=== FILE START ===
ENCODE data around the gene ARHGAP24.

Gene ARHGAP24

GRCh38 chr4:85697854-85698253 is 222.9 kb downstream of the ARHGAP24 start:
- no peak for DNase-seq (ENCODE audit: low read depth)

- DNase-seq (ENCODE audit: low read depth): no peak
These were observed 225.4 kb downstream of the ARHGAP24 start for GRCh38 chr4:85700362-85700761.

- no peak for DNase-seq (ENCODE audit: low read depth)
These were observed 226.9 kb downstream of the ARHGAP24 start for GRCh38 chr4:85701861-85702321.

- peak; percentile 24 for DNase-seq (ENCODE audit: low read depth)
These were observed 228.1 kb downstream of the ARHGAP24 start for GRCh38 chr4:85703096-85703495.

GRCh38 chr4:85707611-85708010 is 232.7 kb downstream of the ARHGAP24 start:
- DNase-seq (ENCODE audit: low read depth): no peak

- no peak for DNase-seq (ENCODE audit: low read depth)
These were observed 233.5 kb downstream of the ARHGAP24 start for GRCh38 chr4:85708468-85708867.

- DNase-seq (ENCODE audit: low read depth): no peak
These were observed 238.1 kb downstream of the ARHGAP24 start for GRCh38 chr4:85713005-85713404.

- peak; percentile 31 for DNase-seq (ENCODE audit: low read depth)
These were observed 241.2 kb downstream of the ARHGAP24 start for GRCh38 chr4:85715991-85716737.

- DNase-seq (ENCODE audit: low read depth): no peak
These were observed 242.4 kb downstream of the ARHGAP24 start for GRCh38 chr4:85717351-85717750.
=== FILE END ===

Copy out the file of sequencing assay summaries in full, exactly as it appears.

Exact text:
ENCODE data around the gene ARHGAP24.

Gene ARHGAP24

GRCh38 chr4:85697854-85698253 is 222.9 kb downstream of the ARHGAP24 start:
- no peak for DNase-seq (ENCODE audit: low read depth)

- DNase-seq (ENCODE audit: low read depth): no peak
These were observed 225.4 kb downstream of the ARHGAP24 start for GRCh38 chr4:85700362-85700761.

- no peak for DNase-seq (ENCODE audit: low read depth)
These were observed 226.9 kb downstream of the ARHGAP24 start for GRCh38 chr4:85701861-85702321.

- peak; percentile 24 for DNase-seq (ENCODE audit: low read depth)
These were observed 228.1 kb downstream of the ARHGAP24 start for GRCh38 chr4:85703096-85703495.

GRCh38 chr4:85707611-85708010 is 232.7 kb downstream of the ARHGAP24 start:
- DNase-seq (ENCODE audit: low read depth): no peak

- no peak for DNase-seq (ENCODE audit: low read depth)
These were observed 233.5 kb downstream of the ARHGAP24 start for GRCh38 chr4:85708468-85708867.

- DNase-seq (ENCODE audit: low read depth): no peak
These were observed 238.1 kb downstream of the ARHGAP24 start for GRCh38 chr4:85713005-85713404.

- peak; percentile 31 for DNase-seq (ENCODE audit: low read depth)
These were observed 241.2 kb downstream of the ARHGAP24 start for GRCh38 chr4:85715991-85716737.

- DNase-seq (ENCODE audit: low read depth): no peak
These were observed 242.4 kb downstream of the ARHGAP24 start for GRCh38 chr4:85717351-85717750.